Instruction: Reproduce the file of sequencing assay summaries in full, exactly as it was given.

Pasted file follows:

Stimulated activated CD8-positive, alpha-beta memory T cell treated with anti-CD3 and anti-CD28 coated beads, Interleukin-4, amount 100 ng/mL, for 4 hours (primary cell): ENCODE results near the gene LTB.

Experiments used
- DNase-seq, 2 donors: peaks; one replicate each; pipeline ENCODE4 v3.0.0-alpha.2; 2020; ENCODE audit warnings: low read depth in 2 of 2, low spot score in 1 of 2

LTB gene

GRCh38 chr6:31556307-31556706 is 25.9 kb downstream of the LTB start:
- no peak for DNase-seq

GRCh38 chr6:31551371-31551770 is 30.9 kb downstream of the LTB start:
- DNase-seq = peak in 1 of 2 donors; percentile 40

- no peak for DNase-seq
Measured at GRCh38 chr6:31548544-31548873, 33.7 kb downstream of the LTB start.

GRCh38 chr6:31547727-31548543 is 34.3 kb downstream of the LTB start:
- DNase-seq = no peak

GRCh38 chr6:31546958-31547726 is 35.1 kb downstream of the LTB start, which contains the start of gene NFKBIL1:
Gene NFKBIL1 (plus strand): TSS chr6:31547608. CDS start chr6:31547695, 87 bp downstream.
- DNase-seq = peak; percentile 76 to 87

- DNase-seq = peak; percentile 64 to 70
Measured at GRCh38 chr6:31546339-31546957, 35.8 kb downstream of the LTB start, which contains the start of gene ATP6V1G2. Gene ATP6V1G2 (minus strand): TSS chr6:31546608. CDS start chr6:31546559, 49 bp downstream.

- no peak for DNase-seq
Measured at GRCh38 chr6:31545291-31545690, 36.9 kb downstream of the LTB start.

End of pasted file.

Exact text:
Stimulated activated CD8-positive, alpha-beta memory T cell treated with anti-CD3 and anti-CD28 coated beads, Interleukin-4, amount 100 ng/mL, for 4 hours (primary cell): ENCODE results near the gene LTB.

Experiments used
- DNase-seq, 2 donors: peaks; one replicate each; pipeline ENCODE4 v3.0.0-alpha.2; 2020; ENCODE audit warnings: low read depth in 2 of 2, low spot score in 1 of 2

LTB gene

GRCh38 chr6:31556307-31556706 is 25.9 kb downstream of the LTB start:
- no peak for DNase-seq

GRCh38 chr6:31551371-31551770 is 30.9 kb downstream of the LTB start:
- DNase-seq = peak in 1 of 2 donors; percentile 40

- no peak for DNase-seq
Measured at GRCh38 chr6:31548544-31548873, 33.7 kb downstream of the LTB start.

GRCh38 chr6:31547727-31548543 is 34.3 kb downstream of the LTB start:
- DNase-seq = no peak

GRCh38 chr6:31546958-31547726 is 35.1 kb downstream of the LTB start, which contains the start of gene NFKBIL1:
Gene NFKBIL1 (plus strand): TSS chr6:31547608. CDS start chr6:31547695, 87 bp downstream.
- DNase-seq = peak; percentile 76 to 87

- DNase-seq = peak; percentile 64 to 70
Measured at GRCh38 chr6:31546339-31546957, 35.8 kb downstream of the LTB start, which contains the start of gene ATP6V1G2. Gene ATP6V1G2 (minus strand): TSS chr6:31546608. CDS start chr6:31546559, 49 bp downstream.

- no peak for DNase-seq
Measured at GRCh38 chr6:31545291-31545690, 36.9 kb downstream of the LTB start.